Haughty Conquerors: Amherst and the Great Indian Uprising of 1763

By William R. Nester | Go to book overview

8
Consequencesl "Whom See We Now, Their Haughty Conquerors"

They take us for a lump of earth which they break in their hands and give us to the winds to blow away.

-- Pontiac

History is lived forward but written in retrospect. We know the end before we consider the beginning, and we can never wholly recapture what it was like to know the beginning only.

-- C. V. Wedgewood

" Amherst's War" may have been the bloodiest and most destructive Indian war in American history. About 500 British troops died during the war and another 50 captives were tortured to death.1 As for civilians, George Croghan believed that the Indians "killed and captivated not less than two thousand of his Majesty's subjects, and drove some thousands to beggary and the greatest distress . . . and . . . plundered of goods . . . to the amount of not less than one hundred thousand pounds."2 That might have been an exaggeration. The best count found that Indians killed 31 around Fort Pitt, 88 between Lake Erie and Fort Pitt, 34 between Fort Pitt and Bedford, and 48 between Bedford and the Susquehanna, for 170 dead altogether. At least 88 traders in the Ohio valley were killed when the uprising broke out and their goods were stolen. Another 200 or so may have been slaughtered elsewhere along the frontier that year and the next.3 The Indians suffered as well. Gladwin estimated that 80 or 90 warriors had been killed around Detroit. The Indians may have lost around 60 warriors at Bushy Run. But they got off fairly lightly elsewhere, except for the peaceful Conestoga In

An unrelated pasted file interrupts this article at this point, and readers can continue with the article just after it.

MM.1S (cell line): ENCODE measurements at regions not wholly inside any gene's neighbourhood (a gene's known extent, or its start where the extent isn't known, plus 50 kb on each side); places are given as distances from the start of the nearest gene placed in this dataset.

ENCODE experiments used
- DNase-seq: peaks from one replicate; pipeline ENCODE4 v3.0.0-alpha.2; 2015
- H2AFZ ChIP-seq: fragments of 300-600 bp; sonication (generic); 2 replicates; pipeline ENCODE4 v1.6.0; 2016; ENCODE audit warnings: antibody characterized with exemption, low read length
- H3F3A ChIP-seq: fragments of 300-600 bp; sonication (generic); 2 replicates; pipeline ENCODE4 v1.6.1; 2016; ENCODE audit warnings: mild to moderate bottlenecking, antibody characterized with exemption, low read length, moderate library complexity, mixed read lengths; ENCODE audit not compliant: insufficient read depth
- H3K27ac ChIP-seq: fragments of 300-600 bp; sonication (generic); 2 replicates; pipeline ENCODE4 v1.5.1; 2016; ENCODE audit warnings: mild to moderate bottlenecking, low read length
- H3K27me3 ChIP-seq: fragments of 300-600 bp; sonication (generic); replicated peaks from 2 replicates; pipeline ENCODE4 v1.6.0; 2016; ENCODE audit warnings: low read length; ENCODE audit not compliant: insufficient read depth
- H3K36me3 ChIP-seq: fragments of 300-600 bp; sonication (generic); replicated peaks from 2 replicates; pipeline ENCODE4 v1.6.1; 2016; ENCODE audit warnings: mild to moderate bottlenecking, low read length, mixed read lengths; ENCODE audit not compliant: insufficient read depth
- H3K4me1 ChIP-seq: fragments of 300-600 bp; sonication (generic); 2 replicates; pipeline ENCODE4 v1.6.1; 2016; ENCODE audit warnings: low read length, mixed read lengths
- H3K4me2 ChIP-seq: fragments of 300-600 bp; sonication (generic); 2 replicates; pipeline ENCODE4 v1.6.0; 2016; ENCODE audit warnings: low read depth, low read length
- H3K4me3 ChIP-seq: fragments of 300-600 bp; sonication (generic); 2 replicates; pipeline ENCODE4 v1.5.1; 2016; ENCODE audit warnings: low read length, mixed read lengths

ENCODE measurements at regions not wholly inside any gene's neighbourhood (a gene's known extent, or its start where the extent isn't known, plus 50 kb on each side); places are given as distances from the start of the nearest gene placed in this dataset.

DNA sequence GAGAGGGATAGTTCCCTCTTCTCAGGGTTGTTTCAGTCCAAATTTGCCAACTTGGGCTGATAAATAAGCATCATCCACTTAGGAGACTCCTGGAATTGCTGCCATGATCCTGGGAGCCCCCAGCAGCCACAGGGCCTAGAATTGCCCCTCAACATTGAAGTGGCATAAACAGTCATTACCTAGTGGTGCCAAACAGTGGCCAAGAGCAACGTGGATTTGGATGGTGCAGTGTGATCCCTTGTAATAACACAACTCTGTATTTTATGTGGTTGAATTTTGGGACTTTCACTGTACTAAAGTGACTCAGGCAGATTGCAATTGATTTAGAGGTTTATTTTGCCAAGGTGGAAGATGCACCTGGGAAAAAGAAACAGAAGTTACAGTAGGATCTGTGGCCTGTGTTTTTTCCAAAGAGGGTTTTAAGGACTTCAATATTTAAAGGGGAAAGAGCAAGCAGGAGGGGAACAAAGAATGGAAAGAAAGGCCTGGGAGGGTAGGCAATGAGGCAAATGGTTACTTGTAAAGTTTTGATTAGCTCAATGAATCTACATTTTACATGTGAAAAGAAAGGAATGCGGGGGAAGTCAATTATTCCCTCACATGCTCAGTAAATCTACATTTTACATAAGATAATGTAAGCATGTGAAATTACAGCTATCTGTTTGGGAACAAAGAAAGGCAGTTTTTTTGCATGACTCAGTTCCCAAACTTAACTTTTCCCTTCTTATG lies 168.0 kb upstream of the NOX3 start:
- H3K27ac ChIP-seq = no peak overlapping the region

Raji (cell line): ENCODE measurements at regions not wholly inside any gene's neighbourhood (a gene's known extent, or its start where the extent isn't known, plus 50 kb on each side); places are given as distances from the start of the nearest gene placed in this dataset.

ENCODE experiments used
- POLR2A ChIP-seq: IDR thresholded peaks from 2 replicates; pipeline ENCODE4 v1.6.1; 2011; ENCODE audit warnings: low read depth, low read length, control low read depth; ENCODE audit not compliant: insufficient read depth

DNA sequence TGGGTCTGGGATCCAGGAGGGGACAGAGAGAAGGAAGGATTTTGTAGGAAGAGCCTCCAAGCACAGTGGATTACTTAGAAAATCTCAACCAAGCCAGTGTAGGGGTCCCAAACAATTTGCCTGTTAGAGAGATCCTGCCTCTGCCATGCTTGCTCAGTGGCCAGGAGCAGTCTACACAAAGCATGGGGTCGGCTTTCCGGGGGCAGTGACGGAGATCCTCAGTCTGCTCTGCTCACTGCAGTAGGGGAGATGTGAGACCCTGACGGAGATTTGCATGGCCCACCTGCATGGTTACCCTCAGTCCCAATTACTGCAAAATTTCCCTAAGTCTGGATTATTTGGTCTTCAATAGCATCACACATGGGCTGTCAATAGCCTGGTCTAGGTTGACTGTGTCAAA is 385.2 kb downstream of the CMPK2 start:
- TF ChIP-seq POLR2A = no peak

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Haughty Conquerors: Amherst and the Great Indian Uprising of 1763
Table of contents

Table of contents

  • Title Page iii
  • Contents v
  • Introduction vii
  • Notes xiii
  • 1 - Conquest "Where Are We Now? The French Are All Subdued" 1
  • Notes 31
  • 2 - Conspiracies "Destroy Their Forts and Make Them Rue the Day" 35
  • Notes 66
  • 3 - Attacks "And Drive These Britons Hence Like Frightened Deer" 73
  • Notes 103
  • 4 - Counterattacks "Big with Their Victories" 107
  • Notes 145
  • 5 - Stalemate "Leave These Distant Lakes and Streams to Us" 149
  • Notes 179
  • 6 - Subjection "To Be a Vassal to His Low Commanders" 185
  • Notes 223
  • 7 - Settlements "Nay Think Us Conquered, and Our Country Theirs" 231
  • Notes 269
  • 8 - Consequencesl "Whom See We Now, Their Haughty Conquerors" 279
  • Notes 283
  • Index 285
  • About the Author *
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